Black Lips get tagged as a hipster band a lot.
We've gotten the hipster thing real bad, but I don't see how it's an insult. To me, a hipster is a youngish person in their 20s or 30s who's into music, art, or fashion — which is pretty much everybody I know. You know what a hipster isn't? It isn't a dude that's like an accountant who listens to Creed and stuff. He's probably not a hipster. Anybody who uses hipster as a bad word is probably a hipster.
People say things like, "I hate going to Black Lips shows now because there's all these fucking hipsters." Well, are they accosting you? Are they trying to steal your shit? Are they hurting you? Do people's clothes really make you so mad that you can't go out where they go? It's always funny on the Vice website when commenters say things like, "You fucking hipsters. I fucking can't stand this!" Well, why are you on Vice's website? I don't go to Christian websites and say, "I can't stand you Christians, you really get on my nerves!" I don't read a lot of conservative news sites, either, because it doesn't appeal to me. If I don't like something, I don't look at it or listen to it or buy it. I don't like Nickelback. I think they're a shitty band, so I don't listen to it and it doesn't bother me. But people waste so much time devoted to Nickelback-hating! If you hate them that much, don't listen to them.
— Chad Radford
"Side Thought: Someone Should Edit BEEZ IN THE TRAP With Just Nicki On It." — @fucktyler, Twitter
In a medium as episodic as hip-hop, rappers who sucked yesterday can have a great second act tomorrow. But 2 Chainz's metamorphosis from lightweight to featured artist in the New York Times has been suspiciously drastic. Before 2011, you were most likely to hear this guy's voice nestled deep in the second half of a Ludacris album. Now, his tracks are in prominent rotation on ESPN. The contemporary acclaim leveled at 2 Chainz — "so evocative," gushed hip-hop critic Tom Breihan — can be hard to brook because he's really no more distinguishable a rapper than he was when people called him Tity Boi. He's not as prone to bed-shitting gaffes (who could forget "I'm so sick I wrote this verse in the hospital" from Theater of the Mind's "Southern Gangsta"?), but you still don't get the sense that he takes any joy in language; he's dutiful and consistently unsurprising. The unsinkable 808s that tinged last year's Codeine Cowboy would've been put to better use by a more animated rapper.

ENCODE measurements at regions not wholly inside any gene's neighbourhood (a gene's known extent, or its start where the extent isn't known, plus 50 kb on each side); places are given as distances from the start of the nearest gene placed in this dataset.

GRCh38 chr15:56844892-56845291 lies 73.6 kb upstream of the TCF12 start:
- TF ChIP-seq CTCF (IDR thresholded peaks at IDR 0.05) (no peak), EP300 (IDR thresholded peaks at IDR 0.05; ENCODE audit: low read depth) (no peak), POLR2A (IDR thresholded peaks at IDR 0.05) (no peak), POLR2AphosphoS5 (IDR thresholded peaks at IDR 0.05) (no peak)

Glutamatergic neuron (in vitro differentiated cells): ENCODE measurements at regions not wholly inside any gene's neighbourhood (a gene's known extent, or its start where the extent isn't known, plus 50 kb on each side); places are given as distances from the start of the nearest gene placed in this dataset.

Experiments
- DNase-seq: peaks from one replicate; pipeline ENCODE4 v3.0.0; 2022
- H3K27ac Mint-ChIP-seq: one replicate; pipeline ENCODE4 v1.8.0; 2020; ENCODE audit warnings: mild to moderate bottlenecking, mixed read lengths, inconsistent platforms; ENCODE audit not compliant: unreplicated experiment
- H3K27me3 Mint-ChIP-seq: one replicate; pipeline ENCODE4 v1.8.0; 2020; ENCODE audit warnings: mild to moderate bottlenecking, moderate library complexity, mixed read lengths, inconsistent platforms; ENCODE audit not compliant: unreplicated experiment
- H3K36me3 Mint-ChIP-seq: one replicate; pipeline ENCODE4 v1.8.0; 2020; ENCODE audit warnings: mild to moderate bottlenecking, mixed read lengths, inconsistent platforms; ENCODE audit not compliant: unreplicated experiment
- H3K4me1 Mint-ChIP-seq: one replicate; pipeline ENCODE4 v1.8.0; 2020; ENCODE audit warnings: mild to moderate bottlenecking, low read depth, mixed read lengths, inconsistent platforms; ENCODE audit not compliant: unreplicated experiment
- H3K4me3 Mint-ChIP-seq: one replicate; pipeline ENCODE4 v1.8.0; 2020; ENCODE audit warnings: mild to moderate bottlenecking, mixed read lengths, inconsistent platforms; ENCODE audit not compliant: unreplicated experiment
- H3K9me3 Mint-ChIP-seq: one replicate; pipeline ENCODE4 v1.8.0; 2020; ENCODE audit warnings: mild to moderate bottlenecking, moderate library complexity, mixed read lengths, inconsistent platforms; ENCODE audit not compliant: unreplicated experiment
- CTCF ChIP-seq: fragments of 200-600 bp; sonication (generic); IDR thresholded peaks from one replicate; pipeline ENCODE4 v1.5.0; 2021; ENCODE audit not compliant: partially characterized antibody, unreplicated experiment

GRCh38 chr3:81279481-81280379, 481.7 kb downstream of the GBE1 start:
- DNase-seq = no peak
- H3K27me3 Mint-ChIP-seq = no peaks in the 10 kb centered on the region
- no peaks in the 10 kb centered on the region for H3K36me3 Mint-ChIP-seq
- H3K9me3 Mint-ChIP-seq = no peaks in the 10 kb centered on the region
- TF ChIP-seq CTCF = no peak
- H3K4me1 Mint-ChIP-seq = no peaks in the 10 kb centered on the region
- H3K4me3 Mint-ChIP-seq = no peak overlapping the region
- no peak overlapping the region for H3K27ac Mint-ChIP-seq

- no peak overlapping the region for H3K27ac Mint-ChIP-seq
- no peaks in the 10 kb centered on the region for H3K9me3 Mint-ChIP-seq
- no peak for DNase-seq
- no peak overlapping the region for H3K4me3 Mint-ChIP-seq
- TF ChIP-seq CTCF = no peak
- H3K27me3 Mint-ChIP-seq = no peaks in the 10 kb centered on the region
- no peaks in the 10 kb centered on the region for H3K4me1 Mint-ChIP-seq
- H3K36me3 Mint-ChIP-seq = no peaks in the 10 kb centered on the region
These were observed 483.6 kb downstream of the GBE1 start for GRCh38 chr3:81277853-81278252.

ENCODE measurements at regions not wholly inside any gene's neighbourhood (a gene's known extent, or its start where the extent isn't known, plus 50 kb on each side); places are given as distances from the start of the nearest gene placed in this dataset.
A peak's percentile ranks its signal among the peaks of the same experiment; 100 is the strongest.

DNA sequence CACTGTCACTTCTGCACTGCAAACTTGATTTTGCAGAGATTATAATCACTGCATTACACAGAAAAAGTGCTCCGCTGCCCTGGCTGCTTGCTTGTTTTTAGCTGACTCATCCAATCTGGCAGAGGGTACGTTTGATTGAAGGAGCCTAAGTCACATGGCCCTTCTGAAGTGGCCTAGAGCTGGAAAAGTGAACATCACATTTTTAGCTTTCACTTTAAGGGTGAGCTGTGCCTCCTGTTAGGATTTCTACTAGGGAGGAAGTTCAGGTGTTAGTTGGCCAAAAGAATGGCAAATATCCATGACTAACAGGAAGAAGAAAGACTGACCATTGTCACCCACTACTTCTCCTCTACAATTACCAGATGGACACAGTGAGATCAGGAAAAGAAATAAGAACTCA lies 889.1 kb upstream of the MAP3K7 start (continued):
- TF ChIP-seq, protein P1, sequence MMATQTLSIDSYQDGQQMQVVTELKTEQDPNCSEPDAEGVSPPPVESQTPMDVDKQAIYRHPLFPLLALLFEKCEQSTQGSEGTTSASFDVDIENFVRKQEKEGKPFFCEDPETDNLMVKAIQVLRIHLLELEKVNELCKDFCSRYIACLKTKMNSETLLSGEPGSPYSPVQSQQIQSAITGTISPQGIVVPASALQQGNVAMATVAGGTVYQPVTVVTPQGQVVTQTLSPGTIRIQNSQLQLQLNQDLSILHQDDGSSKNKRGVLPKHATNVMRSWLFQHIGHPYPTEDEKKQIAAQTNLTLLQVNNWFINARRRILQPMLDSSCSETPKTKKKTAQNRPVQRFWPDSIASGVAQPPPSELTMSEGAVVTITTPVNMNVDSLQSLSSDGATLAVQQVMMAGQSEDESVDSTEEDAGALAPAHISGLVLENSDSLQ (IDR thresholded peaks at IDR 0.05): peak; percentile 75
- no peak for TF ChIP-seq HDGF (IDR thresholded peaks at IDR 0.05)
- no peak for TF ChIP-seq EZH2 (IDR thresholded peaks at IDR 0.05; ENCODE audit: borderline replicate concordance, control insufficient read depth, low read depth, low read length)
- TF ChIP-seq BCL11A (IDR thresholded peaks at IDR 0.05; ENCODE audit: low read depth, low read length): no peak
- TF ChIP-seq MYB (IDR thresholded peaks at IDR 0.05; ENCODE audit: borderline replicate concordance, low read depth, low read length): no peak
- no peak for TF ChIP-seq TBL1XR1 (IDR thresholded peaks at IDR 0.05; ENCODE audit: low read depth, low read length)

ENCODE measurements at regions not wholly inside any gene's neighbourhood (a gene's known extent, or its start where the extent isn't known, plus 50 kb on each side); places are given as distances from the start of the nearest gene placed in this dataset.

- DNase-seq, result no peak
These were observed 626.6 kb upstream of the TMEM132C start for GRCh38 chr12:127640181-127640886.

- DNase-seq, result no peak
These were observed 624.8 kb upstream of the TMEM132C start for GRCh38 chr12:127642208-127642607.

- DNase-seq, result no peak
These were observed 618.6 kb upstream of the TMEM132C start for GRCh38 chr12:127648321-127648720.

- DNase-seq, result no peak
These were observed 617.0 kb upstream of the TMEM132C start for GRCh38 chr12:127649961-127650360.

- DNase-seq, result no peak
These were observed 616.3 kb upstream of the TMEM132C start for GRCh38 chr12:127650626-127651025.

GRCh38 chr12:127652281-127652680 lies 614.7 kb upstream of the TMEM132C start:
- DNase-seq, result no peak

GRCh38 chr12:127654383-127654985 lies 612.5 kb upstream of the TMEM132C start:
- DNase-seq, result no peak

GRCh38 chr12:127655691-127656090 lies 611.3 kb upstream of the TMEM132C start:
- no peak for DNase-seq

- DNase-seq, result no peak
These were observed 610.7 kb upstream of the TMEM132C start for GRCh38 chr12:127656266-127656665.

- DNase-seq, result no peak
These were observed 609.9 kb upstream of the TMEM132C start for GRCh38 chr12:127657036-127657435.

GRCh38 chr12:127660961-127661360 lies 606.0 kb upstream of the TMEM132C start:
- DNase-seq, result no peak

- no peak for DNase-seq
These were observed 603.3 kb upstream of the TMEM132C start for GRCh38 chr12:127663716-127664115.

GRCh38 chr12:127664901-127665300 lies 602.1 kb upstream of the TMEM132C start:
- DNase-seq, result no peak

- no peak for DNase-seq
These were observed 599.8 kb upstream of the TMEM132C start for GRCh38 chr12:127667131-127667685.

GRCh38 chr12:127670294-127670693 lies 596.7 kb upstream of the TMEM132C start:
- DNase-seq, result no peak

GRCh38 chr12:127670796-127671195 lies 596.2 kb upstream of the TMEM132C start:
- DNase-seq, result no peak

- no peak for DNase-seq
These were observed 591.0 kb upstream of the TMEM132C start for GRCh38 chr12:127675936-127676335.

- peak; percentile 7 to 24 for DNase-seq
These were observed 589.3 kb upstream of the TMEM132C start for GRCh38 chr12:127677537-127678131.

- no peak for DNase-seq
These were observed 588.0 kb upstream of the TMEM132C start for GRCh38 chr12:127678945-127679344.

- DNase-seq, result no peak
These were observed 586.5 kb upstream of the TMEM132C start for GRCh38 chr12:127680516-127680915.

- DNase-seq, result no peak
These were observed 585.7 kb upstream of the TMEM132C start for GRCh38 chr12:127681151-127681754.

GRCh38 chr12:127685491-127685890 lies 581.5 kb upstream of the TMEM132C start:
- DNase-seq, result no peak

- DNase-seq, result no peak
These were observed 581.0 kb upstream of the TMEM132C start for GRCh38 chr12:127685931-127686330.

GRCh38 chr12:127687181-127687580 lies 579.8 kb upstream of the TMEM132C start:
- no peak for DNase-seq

2 Chainz pulled himself up by his own Gucci bootstraps — from Ludacris' sidekick to unsigned hype to Good Music/Def Jam signee — on the strength of his commendable mixtape hustle. While he continues pivoting closer to the mainstream, his music stays true to its bearings, which predate Auto-Tune, Lex Luger, and rap-as-electro. Codeine Cowboy, like fall of 2011 successor T.R.U. REALigion, gives off a certain comfort in its repetition. The ingredients that make up these tracks don't often vary, but find a nice languished groove. Although not as verbal as cohorts like Yelawolf, 2 Chainz has a strong delivery; his matter of enunciation carries the sting of a well-connected uppercut. And his temperament, while deceptively mild, makes clear that he has a hair-trigger bullshit detector. On Kanye West's "Mercy" and Nicki Minaj's "Beez in the Trap," he was the stalwart presence there to balance out his collaborators' eccentricities. It's a role that suits him like a custom chain. — M.T. Richards
"Yeah seriously this guy sucks ... Please don't get caught up in the hype machine that keeps spitting out this whack trap rappers. It's doing more damage to Atlanta's rep than the Falcons' playoff performances." — Evan Williams, Creative Loafing